Alaska has one of the highest recidivism rates in the country, with more than two-thirds of inmates who leave prison returning within three years. It's an ongoing problem the Alaska Dept. of Corrections has long sought to solve. 

Now, the DOC is partnering with the University of Colorado to try something new -- training inmates in the skills they'll need to succeed in life outside of prison using virtual reality.

A group of researchers from The University of Alaska and the University of Colorado has been testing the software with inmates around Alaska. 

"All of the work with corrections in VR is really brand new and that's why we're really excited about this," said Matt Vogl, executive director of the National Mental Health Innovation Center at the University of Colorado's Anschutz Medical Campus. "We thought if we can make things work in Alaska then we can probably make them work just about anywhere."

Vogl describes the challenges in Alaska's Dept. of Corrections as 10 times that of other states.

"Because of the great distances and the lack of availability of a workforce that's here. Some of the unique issues related to seasonal effective issues and the lack of sunlight in the winter," Vogl explained. 

But, something as simple as a headset can trick your brain and take you to another place. With virtual reality, inmates at Goose Creek Correctional Center can meet new people so they can practice the skills they'll need to live on the outside someday -- like answering tough questions in a job interview.

"What is the benefit to hiring you?" a virtual interview asks the inmates. 

"So, those are going to be tough questions that you might not be used to thinking in those terms -- in terms of what value do I bring to another organization?" Vogl explained. 

Other scenarios including responding to an angry customer at work or a stranger who may be looking to pick a fight. 

"We need a lot more feedback on the kinds of dialogue that really trips people up," Vogl said of testing the technology with inmates. "I think some of the most valuable information that we'll get are from people that were in prison and then got released and ended up going back because then they can say, 'if I had had this kind of training or someone had explained this to me, I might not have come back in.'"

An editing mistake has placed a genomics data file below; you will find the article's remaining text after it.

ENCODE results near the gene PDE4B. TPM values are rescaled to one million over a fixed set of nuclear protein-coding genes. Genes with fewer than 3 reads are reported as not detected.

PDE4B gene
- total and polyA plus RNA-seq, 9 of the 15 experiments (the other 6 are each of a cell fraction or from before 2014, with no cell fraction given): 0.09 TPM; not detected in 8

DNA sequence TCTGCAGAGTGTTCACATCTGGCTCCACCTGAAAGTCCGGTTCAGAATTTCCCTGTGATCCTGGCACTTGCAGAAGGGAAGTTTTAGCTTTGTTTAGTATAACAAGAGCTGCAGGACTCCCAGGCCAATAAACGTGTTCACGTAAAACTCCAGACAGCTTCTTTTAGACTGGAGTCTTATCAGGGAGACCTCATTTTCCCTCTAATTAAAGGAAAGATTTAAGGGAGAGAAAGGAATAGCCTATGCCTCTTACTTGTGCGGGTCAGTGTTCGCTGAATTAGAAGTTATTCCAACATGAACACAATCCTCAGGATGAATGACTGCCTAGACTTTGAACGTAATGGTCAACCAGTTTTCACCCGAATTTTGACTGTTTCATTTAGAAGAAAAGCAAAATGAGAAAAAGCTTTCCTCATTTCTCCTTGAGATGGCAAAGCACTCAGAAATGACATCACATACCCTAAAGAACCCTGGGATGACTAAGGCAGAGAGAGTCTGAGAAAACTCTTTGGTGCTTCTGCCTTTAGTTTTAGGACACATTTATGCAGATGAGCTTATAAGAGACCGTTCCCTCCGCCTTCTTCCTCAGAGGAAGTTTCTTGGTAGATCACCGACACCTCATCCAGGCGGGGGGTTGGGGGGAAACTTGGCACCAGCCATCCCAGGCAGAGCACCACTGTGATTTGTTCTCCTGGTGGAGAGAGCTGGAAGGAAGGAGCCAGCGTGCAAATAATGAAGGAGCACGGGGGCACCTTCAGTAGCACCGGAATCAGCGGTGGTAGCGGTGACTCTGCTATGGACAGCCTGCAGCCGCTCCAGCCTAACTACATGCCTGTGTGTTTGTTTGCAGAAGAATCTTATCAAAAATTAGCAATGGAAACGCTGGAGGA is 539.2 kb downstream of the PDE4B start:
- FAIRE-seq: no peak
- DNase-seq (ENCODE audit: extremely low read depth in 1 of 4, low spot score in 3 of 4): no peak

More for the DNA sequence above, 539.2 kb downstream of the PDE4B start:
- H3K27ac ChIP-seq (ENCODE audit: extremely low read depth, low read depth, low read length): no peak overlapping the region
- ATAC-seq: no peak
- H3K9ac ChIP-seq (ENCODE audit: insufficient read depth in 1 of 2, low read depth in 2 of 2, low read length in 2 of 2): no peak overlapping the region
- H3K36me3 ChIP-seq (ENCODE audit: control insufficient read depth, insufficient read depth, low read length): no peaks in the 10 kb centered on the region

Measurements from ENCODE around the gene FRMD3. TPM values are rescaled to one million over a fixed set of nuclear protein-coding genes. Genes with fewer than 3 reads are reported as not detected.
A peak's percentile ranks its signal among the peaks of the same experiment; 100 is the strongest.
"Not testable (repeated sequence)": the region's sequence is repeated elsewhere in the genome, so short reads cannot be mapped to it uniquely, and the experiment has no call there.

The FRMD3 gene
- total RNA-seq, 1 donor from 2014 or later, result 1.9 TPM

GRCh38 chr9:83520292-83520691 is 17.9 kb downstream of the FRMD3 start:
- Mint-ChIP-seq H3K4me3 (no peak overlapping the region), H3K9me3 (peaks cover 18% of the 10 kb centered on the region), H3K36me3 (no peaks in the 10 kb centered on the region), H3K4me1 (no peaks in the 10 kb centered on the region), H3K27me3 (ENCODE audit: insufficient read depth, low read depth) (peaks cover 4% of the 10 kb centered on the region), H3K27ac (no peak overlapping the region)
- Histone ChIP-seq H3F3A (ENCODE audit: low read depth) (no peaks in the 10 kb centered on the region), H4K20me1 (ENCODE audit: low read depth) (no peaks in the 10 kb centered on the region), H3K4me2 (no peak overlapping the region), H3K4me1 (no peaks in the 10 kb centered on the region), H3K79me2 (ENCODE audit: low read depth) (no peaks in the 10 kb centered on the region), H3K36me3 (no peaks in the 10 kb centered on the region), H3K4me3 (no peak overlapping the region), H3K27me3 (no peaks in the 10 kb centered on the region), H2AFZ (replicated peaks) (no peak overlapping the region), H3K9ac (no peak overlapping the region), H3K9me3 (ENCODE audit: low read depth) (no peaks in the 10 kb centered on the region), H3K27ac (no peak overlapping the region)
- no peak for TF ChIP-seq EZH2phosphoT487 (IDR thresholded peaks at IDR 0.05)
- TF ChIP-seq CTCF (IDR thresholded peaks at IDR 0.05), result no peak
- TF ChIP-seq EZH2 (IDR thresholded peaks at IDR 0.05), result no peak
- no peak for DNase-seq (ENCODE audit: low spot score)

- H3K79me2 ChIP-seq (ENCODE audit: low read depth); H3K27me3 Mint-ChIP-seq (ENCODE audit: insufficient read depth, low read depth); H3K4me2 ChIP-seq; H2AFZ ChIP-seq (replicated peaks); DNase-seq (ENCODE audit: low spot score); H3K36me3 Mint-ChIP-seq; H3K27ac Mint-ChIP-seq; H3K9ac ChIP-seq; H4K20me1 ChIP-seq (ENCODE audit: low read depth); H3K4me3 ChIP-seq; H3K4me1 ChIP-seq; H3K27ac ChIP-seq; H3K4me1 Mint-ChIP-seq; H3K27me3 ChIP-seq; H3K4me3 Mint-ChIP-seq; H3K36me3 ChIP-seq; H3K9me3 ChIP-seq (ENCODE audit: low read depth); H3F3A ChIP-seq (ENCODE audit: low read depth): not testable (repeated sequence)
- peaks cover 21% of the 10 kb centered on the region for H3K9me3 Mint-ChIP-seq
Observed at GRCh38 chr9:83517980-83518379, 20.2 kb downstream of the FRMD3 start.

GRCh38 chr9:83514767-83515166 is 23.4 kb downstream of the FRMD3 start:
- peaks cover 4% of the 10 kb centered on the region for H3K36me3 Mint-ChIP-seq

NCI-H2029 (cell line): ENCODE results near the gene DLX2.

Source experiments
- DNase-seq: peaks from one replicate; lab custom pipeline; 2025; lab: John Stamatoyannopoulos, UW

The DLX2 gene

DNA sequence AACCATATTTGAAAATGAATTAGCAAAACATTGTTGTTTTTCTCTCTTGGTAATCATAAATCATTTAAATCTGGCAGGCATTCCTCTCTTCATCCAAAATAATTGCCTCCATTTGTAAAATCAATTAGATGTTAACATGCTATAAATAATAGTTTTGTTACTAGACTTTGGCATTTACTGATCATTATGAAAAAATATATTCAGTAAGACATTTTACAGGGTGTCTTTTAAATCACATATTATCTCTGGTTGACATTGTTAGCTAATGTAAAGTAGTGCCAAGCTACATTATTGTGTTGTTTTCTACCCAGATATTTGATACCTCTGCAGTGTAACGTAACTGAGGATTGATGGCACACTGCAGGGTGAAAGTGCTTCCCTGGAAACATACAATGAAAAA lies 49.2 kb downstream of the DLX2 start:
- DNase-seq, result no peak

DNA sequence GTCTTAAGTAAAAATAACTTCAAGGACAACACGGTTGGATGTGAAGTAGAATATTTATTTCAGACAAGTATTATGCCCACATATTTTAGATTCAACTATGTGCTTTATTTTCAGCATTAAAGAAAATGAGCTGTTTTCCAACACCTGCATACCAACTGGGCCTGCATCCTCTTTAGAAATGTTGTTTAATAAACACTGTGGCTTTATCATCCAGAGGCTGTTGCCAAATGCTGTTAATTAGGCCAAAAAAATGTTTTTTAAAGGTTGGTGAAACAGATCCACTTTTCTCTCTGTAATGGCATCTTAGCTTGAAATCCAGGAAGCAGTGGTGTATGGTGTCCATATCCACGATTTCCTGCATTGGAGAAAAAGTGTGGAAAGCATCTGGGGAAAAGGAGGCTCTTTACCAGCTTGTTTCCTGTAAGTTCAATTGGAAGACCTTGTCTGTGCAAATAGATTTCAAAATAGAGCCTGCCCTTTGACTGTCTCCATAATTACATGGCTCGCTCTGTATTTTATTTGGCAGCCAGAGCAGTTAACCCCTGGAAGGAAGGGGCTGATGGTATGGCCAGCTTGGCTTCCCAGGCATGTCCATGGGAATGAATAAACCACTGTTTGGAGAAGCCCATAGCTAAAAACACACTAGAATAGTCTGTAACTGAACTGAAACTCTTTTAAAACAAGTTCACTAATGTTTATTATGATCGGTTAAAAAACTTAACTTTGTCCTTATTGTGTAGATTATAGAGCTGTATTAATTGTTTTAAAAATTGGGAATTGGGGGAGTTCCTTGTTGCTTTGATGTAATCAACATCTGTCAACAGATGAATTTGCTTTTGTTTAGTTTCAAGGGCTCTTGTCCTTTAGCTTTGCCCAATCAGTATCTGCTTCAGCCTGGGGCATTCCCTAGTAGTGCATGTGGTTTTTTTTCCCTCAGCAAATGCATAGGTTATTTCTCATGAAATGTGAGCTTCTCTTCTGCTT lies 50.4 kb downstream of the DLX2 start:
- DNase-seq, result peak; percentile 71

Saietta Kasak is an inmate with that perspective, having been in and out of the system for around 30 years. 

"The biggest challenge that you're going to have to face is yourself. It's you. You can say you want different things for your life and stuff, that you want to change, but you actually have to put that in action," Kasak said.

As for the virtual reality interview, Kasak says there were parts that were intimidating, adding that it's different than role-playing with corrections staff you're already comfortable with.

"It kind of set me off when he crossed his arms 'cause it's kind of a defensive pose. So, it made me like rescind a little bit and made me a little uncomfortable," Kasak said of the interviewer in the virtual reality program. 

Vogl says virtual reality is more effective in rehearsing behavior than roleplay because it feels real.

"To use the example of someone who's coming out of addiction in a recovery program, right now, to practice refusal skills, the only option is sitting the recovery center and say, 'okay, you pretend like you're offering me a beer and I'll say no. And then I'll pretend that I'm offering you one and you say no.' Well, in VR, we can put you in a bar, we can put you in a heroin den or at a party or, you know, places that are actual using environments," Vogl said, adding that studies have shown virtual reality scenarios can trigger substance cravings. 

Virtual reality offers a way for inmates to put themselves to the test without actually failing. 

Right now, the project is still in the planning stages. By the end of July, the Dept. of Corrections hopes to identify what programs would work best in Alaska, and how much it would cost.

Megan Edge, a spokesperson for DOC, says the department is working to find ways to implement the new technology without spending new state money.

Copyright 2018 KTVA. All rights reserved. 

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